• Before trying this recommendations, make sure your program is actually memory bound. We use Intel’s VTUNE in this post. Alternatively, you can use pmu-tools to measure this. Denis Bakhvalov in his book gives information on how to check if the program is memory bound using pmu-tools.

Techniques to decrease the dataset size

Here we list a few programming techniques to decrease the size of the dataset. You can skip this section and go right to the experiment, and come back later only if you need it. Alternatively, you can go through the techniques first.

Smaller Types

Using smaller types will automatically decrease the size of the dataset and decrease the pressure on the memory subsystem. If precision allows, you could use floats (4 bytes) instead of doubles (8 bytes), or shorts (2 bytes) instead of ints (4 bytes). If the hot loop is vectorized, the switch to a smaller type will mean that more data can be processed in a single instruction, which is also useful for code performance. We give an example in the experiment section of this post.

Pointers

If your dataset consists of pointers, then it is possible to decrease the size of your dataset in a few ways. On 64-bit platforms, pointers are 8 bytes in size. On 32-bit platforms, pointers are 4 bytes in size. A very simple way to check if your hot loop would benefit from reduction in pointer size is to recompile the program for a 32 bit architecture (the compilation options is -m32). If this makes the hot loop faster, then your code would definitely benefit from pointer size reduction.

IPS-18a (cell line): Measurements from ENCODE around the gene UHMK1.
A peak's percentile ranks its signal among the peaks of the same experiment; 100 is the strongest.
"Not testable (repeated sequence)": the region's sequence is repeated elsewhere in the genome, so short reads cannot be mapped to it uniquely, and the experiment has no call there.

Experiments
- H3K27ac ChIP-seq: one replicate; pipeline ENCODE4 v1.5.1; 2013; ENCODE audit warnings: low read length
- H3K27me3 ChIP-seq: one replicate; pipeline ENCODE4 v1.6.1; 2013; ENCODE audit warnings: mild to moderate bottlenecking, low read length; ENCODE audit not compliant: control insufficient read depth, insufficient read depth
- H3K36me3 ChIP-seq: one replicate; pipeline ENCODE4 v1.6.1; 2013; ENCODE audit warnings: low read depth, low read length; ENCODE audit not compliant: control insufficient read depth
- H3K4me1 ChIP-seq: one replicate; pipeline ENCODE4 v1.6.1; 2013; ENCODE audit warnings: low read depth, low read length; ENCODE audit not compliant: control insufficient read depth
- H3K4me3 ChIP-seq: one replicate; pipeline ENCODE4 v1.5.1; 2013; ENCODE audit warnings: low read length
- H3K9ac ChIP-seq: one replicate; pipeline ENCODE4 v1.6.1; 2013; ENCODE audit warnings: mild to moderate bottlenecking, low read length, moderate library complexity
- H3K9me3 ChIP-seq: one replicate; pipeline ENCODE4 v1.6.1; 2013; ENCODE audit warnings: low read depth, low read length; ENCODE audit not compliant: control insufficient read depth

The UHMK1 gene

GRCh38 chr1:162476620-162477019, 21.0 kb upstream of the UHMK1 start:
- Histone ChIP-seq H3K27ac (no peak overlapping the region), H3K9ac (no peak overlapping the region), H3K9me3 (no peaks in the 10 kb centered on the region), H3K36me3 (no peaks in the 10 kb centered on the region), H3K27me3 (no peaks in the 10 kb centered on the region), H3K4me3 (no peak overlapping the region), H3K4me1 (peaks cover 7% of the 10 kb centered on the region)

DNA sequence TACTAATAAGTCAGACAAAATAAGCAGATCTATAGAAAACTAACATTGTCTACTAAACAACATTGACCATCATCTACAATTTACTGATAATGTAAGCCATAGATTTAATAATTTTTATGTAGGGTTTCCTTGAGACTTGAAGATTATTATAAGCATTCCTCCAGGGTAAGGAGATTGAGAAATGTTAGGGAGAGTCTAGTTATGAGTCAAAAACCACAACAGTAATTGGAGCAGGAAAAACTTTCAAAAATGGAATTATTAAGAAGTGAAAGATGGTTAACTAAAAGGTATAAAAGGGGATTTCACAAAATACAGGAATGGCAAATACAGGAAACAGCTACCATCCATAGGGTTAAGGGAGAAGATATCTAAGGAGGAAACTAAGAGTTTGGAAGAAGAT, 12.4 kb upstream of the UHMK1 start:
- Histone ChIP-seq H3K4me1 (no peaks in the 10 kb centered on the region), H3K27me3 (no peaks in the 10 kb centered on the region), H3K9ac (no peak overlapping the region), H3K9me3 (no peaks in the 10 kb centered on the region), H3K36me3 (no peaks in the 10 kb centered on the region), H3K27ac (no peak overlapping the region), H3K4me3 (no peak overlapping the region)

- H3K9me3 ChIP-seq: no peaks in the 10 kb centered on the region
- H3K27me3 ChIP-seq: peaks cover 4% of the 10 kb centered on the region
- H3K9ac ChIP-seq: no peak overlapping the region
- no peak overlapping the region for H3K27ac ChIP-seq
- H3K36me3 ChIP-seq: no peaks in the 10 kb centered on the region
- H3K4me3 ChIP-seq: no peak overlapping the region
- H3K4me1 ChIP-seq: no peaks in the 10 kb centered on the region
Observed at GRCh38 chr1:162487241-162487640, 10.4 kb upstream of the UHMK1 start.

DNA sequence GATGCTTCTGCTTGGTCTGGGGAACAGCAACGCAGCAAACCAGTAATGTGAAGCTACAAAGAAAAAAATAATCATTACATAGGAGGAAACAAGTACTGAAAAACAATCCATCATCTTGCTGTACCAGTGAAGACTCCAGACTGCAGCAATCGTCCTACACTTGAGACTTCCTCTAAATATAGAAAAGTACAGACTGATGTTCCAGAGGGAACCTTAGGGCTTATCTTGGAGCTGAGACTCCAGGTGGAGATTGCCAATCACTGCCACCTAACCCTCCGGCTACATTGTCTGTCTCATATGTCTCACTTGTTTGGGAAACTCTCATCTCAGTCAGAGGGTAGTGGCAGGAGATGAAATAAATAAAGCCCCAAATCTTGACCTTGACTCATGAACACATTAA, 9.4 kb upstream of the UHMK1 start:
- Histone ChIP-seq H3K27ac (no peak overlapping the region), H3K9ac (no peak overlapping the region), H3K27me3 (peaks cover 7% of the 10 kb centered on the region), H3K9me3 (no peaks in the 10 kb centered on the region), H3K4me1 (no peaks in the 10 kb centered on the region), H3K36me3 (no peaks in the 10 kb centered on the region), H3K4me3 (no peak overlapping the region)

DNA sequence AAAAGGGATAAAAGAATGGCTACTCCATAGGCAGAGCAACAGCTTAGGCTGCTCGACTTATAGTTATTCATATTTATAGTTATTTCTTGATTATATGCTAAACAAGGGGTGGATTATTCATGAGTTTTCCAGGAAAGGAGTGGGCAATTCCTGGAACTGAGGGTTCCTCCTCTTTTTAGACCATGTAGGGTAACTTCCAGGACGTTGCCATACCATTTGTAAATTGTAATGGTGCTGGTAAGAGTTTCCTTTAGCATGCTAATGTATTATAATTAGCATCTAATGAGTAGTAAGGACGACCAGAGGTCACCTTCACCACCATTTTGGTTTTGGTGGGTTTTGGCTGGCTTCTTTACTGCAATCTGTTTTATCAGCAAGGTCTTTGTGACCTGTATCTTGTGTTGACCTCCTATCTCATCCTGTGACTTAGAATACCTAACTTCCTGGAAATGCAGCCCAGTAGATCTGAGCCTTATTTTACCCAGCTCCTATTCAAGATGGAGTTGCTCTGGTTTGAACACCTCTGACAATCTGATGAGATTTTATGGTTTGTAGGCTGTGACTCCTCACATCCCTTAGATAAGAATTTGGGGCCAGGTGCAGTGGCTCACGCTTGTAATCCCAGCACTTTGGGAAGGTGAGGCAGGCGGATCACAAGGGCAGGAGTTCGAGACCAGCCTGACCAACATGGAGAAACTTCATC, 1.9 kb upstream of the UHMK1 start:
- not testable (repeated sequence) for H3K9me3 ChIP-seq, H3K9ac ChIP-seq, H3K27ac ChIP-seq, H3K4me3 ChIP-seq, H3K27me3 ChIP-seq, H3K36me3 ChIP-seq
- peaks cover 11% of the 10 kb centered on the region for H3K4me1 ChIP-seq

Another way to decrease the dataset size is to replace pointers with array indexes. The idea is quite simple and can be illustrated with an example. Let’s say we want to implement a binary tree. Binary trees are notorious for memory consumption, because for one value they hold they require two pointers. A typical insertion algorithm would look something like this:

struct binary_tree_node_t {
    binary_tree_node_t* left;
    binary_tree_node_t* right;
    int value;
};

binary_tree_node* alloc_and_insert(int value, binary_tree_node* left, binary_tree_node*) {
    binary_tree_node* result = new binary_tree_node_t;
    result->left = left;
    result->right = right;
    result->value = value;

    return result;
}

On a 64 bit system, the size of this struct is 20 bytes. To allocate node, we make a call to the system allocator through new. In addition to these 20 bytes, the memory allocator might allocate some more space for the meta data for each memory chunk, which further increases the dataset size. An alternative way to implement binary tree is by using std::vector<binary_tree_node_t> as a backing storage. Then the code would look like this: